Smokers beware: Plastic surgery risks you need to know

Plastic surgeons caution against the risks of combining smoking with plastic surgery, urging smokers to quit for better outcomes and health.

If you need surgery, it may be time to quit smoking (illustrative) (photo credit: INGIMAGE)
If you need surgery, it may be time to quit smoking (illustrative)
(photo credit: INGIMAGE)

Are you a smoker planning to undergo plastic surgery? It's time to reconsider.

The Association of Aesthetic Plastic Surgeons in Israel has highlighted crucial insights about the nexus between smoking and plastic surgery. Their recommendation? Seize the chance to quit smoking and embark on a healthier journey.

Increased chance of complications

Smoking amplifies surgical risks, particularly under general anesthesia. The interplay of general anesthesia and cigarettes poses hazards. Smoking impairs lung function, heightening the likelihood of complications such as blood clot formation, pulmonary embolism, or stroke.

  (credit: INGIMAGE)
(credit: INGIMAGE)

Delayed healing process

Smoking hampers the healing process by diminishing blood flow to both skin and underlying tissues. This retards post-surgery recovery. Persistent smoking narrows blood vessels around the surgical site, curtailing blood supply. In contrast, quitting smoking bolsters blood circulation, fostering swift healing after the procedure.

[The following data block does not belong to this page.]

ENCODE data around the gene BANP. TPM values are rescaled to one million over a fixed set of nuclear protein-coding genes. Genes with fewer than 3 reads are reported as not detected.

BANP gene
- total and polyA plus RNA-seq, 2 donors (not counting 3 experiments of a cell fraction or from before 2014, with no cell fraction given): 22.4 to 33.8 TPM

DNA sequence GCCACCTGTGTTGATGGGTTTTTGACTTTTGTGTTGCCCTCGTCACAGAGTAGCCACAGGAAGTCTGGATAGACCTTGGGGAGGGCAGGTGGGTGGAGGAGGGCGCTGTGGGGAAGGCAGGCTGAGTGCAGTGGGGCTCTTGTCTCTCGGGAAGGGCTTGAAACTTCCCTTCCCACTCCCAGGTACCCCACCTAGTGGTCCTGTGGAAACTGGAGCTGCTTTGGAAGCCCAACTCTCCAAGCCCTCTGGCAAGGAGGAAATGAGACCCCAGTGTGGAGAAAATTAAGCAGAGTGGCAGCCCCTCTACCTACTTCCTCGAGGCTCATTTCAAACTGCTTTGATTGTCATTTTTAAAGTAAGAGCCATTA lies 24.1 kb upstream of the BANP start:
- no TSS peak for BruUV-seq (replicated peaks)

Higher chance of scarring

Post-surgery, scar healing and incision fusion are pivotal for recovery. Nicotine and tobacco byproducts in the bloodstream impede this process, inviting slow healing, stitch ruptures, and local infections. Conversely, quitting smoking weeks before major surgery bolsters immunity, lowering infection risks. This expedites efficient healing, positively affecting scar appearance.

Contrary to a common misconception, E-cigarettes that contain nicotine are not exempt from these risks. Despite lacking combustion byproducts, they carry nicotine, detrimental to healing.

Dr. Meir Cohen, Chair of the Association of Aesthetic Plastic Surgeons, stressed: "Every aesthetic procedure entails risks. To preemptively mitigate some, stopping smoking a few weeks prior readies the body for surgery and ensuing recovery. Scientific research underscores that detoxification or quitting smoking at least a month before surgery significantly reduces complications risk during and post-surgery."

Dr. Cohen adds, "For those struggling to quit, an option is local anesthesia surgeries like the microlift, a mini-facelift for facial rejuvenation."

Experts emphasize that quitting smoking enhances not just surgical outcomes but overall health. While challenging, determination and support render it feasible.

The Israeli Association of Aesthetic Plastic Surgeons urges prospective plastic surgery candidates under general anesthesia to quit smoking. They endorse resources like the Cancer Society's self-renunciation guide, health fund's quitting workshops, and the Ministry of Health's national smoking cessation helpline.